Senior women still have life to give


Sparkling crowns sit atop the heads of women as they grace the stage in elegant evening gowns. However, these women are not typical pageant queens. They have lives full of experience, wrinkles and grandkids in the audience cheering them on.

“I’ve got eight kids. One of the queens has nine,” said Janet Seamons, director of Ms. Utah Senior America. “These are women who have raised their families and are still feeling great and have energy and want to share their talents.”

The Ms. Senior America Pageant was started 40 years ago by Al Mott, who noticed the women in his mother’s retirement center were feeling depressed and worthless. Thus began the Ms. Senior America pageant to honor the life of senior women, and it has since spread across the nation.

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Debbie Carroll Boyce, Ms. National Senior America, showcases her talent through a catchy dance sequence.
Kerry Henderson, a contestant in the Ms. Utah Senior America Pageant is from Provo and graduated from BYU with a double major and double minor. She has since poured her heart into piano performance and produced several albums.

“We are women over 60 who are still excited about life,” Seamons said. “We thought we’d be in rocking chairs, but I can out-jog my own daughters. You need to look forward to this age. There is a lot of health and vitality left in us that we want to share.”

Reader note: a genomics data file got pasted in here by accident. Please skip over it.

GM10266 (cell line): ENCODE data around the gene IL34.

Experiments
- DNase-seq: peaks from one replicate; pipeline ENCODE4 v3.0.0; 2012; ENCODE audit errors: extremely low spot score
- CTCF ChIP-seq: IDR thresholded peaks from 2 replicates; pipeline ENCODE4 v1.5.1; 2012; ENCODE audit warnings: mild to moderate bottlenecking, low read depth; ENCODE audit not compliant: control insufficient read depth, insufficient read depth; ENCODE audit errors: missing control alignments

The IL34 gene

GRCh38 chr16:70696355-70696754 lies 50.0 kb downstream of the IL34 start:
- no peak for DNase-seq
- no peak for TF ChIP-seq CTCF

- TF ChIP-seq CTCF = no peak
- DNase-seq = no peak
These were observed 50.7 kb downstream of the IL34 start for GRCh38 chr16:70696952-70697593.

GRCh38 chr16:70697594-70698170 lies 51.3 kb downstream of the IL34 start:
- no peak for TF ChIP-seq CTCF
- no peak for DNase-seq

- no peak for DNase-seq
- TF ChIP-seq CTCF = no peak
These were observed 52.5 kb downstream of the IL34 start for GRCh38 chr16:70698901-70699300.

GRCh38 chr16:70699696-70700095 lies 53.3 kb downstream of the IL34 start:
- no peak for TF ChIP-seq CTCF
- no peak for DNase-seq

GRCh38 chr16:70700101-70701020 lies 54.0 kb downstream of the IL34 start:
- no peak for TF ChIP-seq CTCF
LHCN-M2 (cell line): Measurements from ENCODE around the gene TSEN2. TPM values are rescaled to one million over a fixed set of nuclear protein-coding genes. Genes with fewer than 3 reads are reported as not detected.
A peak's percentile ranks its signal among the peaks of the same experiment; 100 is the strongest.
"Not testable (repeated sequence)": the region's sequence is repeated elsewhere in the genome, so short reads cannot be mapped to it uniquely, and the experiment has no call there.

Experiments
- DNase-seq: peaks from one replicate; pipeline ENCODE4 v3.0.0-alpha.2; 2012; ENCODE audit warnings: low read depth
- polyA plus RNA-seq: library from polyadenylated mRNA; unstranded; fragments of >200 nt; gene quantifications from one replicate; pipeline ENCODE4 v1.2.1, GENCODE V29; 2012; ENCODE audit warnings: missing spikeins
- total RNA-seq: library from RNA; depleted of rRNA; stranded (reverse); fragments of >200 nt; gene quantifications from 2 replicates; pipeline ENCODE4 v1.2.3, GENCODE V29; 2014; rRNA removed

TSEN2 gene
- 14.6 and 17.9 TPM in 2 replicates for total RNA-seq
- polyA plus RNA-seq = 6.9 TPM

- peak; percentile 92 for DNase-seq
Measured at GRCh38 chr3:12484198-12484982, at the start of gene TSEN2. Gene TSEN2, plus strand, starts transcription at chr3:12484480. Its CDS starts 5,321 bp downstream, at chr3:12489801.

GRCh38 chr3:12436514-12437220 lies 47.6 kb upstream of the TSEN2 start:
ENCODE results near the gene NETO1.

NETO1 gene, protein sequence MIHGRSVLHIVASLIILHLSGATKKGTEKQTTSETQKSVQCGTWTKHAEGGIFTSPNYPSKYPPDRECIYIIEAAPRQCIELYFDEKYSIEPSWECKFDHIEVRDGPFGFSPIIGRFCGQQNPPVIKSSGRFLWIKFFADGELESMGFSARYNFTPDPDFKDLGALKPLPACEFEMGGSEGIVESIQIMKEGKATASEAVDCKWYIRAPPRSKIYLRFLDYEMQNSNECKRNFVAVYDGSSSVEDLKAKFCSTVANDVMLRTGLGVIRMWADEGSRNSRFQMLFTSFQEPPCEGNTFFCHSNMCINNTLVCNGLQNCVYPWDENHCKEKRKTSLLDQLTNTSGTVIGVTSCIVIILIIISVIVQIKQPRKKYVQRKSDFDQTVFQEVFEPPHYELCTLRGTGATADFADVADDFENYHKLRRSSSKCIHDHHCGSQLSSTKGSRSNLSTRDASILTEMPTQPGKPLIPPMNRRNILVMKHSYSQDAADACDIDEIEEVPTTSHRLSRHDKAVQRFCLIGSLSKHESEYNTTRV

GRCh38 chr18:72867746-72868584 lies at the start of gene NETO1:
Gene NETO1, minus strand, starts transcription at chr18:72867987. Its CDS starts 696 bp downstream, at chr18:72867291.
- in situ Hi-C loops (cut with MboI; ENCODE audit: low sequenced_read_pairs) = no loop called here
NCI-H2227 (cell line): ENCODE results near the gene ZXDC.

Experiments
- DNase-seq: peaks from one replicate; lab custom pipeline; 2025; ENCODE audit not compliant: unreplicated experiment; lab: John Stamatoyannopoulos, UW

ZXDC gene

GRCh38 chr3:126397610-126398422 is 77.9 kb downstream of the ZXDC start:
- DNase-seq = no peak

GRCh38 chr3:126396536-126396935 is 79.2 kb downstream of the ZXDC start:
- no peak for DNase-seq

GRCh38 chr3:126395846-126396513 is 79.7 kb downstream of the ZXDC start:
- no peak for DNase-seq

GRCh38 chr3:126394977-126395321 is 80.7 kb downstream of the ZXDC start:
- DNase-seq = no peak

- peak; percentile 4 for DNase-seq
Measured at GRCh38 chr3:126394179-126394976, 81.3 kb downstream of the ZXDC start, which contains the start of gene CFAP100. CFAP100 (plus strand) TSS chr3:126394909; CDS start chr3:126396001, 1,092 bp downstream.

“I do think it’s exciting for women to realize that whatever age and stage you are at, you always have something to give,” Henderson said.

Being able to share her passions and talents through music is ultimately why Henderson decided to participate in the pageant. Although people expect to get old and retire, Henderson stressed that life is not over once old age sets in.

“I think that life can be what choices you make,” Henderson said. “You can fill your own bucket and not depend on someone else to do it.”

Jacqueline Krum, from Springville, was one of the audience members enthralled by the passion of the contestants.

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A contestant energizes the audience with her cow-girl routine.
“I thought it was amazing,” Krum said. “I think it helps them feel better about themselves and continue to be successful even at an older age.”

Krum, whose favorite part of the show was seeing the contestants’ enthusiasm, said it made her realize there is still time to accomplish her goals.

“I wanted to get up and dance with them,” Krum said. “It gives you encouragement to keep going and pursue your talents and dreams that you want in life.”

For more information, go to or contact Janet Seamons at .

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